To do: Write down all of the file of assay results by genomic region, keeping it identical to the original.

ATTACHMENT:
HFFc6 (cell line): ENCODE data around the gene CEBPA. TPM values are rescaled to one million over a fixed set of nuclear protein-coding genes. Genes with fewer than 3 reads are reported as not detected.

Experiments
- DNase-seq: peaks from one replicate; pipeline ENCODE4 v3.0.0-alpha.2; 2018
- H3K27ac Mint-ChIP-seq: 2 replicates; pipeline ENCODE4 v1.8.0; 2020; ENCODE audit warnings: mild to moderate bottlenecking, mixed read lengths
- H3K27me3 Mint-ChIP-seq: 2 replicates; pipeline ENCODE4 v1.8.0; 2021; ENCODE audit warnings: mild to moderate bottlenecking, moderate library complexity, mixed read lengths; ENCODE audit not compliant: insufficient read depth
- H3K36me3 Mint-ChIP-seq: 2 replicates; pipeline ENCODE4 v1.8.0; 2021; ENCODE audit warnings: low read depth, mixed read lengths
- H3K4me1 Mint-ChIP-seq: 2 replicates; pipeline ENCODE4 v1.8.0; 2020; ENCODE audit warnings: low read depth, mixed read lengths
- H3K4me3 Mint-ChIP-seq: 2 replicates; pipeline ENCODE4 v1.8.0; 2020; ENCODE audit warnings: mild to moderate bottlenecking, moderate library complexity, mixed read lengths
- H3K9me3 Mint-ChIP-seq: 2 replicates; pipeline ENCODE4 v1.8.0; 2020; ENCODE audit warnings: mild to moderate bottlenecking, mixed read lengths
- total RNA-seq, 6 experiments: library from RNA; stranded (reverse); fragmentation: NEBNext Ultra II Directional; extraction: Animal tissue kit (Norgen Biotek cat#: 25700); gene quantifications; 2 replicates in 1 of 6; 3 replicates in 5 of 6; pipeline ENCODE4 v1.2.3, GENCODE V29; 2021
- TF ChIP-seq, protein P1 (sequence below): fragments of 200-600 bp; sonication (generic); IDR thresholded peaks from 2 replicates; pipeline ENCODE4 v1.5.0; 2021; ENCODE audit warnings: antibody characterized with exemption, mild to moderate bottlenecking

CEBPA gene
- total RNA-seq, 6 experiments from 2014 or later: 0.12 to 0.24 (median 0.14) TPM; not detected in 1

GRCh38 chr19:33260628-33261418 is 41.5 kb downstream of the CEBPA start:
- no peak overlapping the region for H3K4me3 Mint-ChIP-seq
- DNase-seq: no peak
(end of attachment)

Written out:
HFFc6 (cell line): ENCODE data around the gene CEBPA. TPM values are rescaled to one million over a fixed set of nuclear protein-coding genes. Genes with fewer than 3 reads are reported as not detected.

Experiments
- DNase-seq: peaks from one replicate; pipeline ENCODE4 v3.0.0-alpha.2; 2018
- H3K27ac Mint-ChIP-seq: 2 replicates; pipeline ENCODE4 v1.8.0; 2020; ENCODE audit warnings: mild to moderate bottlenecking, mixed read lengths
- H3K27me3 Mint-ChIP-seq: 2 replicates; pipeline ENCODE4 v1.8.0; 2021; ENCODE audit warnings: mild to moderate bottlenecking, moderate library complexity, mixed read lengths; ENCODE audit not compliant: insufficient read depth
- H3K36me3 Mint-ChIP-seq: 2 replicates; pipeline ENCODE4 v1.8.0; 2021; ENCODE audit warnings: low read depth, mixed read lengths
- H3K4me1 Mint-ChIP-seq: 2 replicates; pipeline ENCODE4 v1.8.0; 2020; ENCODE audit warnings: low read depth, mixed read lengths
- H3K4me3 Mint-ChIP-seq: 2 replicates; pipeline ENCODE4 v1.8.0; 2020; ENCODE audit warnings: mild to moderate bottlenecking, moderate library complexity, mixed read lengths
- H3K9me3 Mint-ChIP-seq: 2 replicates; pipeline ENCODE4 v1.8.0; 2020; ENCODE audit warnings: mild to moderate bottlenecking, mixed read lengths
- total RNA-seq, 6 experiments: library from RNA; stranded (reverse); fragmentation: NEBNext Ultra II Directional; extraction: Animal tissue kit (Norgen Biotek cat#: 25700); gene quantifications; 2 replicates in 1 of 6; 3 replicates in 5 of 6; pipeline ENCODE4 v1.2.3, GENCODE V29; 2021
- TF ChIP-seq, protein P1 (sequence below): fragments of 200-600 bp; sonication (generic); IDR thresholded peaks from 2 replicates; pipeline ENCODE4 v1.5.0; 2021; ENCODE audit warnings: antibody characterized with exemption, mild to moderate bottlenecking

CEBPA gene
- total RNA-seq, 6 experiments from 2014 or later: 0.12 to 0.24 (median 0.14) TPM; not detected in 1

GRCh38 chr19:33260628-33261418 is 41.5 kb downstream of the CEBPA start:
- no peak overlapping the region for H3K4me3 Mint-ChIP-seq
- DNase-seq: no peak